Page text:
|I was once told by a linguistics professor that "breakfast" is a compound word that translates into what you'd want your morning meal to be.. a fast break. Personally, I find it to be anything but that.
I don't plan to challenge the very idea that breakfast is the most important meal of the day. In fact, a large portion of my endless list of favorite food falls into the category of breakfast food. Eggs (hard boiled, soft boiled, sunny-side up, scrambled, omelet), bacon, bagels, French toast, Sausage n' Egg McMuffin, hash brown. For a taste of the Oriental, congee and deep-friend breadstick, chow mien, sticky rice with soybean drink. For beverages, milk, OJ, coffee, tea, coffee mixed with tea.
Now correct me if I'm wrong, but doesn't it take an average of at least ten minutes to prepare any combination of the above list to make up what can be considered a wholesome meal? And wouldn't it take even longer to consume it?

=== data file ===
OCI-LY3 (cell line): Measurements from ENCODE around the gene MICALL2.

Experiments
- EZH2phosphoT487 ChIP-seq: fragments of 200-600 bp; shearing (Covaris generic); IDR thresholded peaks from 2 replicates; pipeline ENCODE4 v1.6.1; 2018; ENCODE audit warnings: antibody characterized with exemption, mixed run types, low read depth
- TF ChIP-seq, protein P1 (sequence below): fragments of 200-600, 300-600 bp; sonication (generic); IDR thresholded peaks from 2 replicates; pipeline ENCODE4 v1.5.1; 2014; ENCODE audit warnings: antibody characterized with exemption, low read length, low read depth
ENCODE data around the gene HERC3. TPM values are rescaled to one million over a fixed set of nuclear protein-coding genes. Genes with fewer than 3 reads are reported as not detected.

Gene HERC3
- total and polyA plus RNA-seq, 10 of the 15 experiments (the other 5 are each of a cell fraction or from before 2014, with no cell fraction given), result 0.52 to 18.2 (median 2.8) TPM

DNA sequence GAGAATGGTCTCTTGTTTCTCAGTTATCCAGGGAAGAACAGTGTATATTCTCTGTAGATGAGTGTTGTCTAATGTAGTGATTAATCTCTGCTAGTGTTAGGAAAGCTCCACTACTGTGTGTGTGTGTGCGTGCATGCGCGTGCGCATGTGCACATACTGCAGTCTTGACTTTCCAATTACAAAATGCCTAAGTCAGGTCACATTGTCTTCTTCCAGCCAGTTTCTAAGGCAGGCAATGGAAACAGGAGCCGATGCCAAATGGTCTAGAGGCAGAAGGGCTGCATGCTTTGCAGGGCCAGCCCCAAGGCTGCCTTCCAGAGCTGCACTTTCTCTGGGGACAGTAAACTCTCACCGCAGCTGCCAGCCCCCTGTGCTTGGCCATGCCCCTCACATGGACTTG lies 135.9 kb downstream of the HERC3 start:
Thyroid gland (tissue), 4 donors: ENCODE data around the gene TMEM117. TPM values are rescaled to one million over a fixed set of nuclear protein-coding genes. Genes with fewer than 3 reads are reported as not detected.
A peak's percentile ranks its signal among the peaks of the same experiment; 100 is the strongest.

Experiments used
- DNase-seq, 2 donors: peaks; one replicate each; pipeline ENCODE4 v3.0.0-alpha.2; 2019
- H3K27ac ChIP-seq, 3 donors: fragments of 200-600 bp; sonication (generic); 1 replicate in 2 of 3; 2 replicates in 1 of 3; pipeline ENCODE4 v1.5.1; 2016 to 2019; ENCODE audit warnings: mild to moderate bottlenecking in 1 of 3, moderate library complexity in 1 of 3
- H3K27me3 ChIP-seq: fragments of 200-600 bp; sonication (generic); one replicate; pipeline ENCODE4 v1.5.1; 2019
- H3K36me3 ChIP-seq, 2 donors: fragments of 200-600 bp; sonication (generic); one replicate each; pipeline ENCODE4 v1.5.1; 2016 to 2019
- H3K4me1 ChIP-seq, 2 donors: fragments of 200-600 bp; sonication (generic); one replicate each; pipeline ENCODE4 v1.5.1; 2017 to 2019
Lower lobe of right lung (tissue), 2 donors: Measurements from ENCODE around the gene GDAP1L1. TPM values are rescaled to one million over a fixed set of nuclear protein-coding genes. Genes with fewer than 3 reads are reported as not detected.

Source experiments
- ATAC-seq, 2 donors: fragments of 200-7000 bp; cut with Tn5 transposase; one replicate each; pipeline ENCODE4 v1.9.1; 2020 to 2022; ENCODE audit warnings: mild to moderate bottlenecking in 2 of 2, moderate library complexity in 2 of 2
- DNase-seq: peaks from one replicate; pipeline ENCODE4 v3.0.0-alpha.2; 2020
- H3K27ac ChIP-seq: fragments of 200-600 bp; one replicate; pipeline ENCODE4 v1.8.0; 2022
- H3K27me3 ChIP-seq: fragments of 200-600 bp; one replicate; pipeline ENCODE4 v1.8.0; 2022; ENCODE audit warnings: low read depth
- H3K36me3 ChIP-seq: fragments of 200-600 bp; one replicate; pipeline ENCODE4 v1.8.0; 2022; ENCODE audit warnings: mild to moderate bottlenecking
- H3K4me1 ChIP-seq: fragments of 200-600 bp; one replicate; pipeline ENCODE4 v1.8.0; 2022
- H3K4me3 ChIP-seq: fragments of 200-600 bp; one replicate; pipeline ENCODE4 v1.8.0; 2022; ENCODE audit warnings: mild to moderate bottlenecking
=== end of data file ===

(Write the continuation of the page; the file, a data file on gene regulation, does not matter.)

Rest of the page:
If one wants to do it right, breakfast is nothing fast.
Alright. Breakfast doesn't translate to "fast break", it really means "to break a fast". Besides telling you how legitimate my University degree is, this also explains why the meal is stretched and crucial.
Can't help but mention here. My all time favorite place for breakfast food would have to be Eric's Kitchen, a small eatery located downtown Toronto. Their specialty: eggs Benedict, with your choice of smoked salmon, asparagus, bacon, ham, grilled chicken or what-not to go in the middle, and an unlimited supply of hollandaise sauce. The owners claim that their specialty is meant to be served as a bunch, that's why the portions are rather larger. And it does provide more than enough nutrition to keep you energized for half a day. The later half of the day, that is. The walk back to my car was tedious carrying that load of food in me. When each serving means extra-large eggs Benedict and the rest of the plate the size of a roulette wheel filled with fresh fruit salad and pan fried potatoes, Eric's specialty might as well be served as a brunner.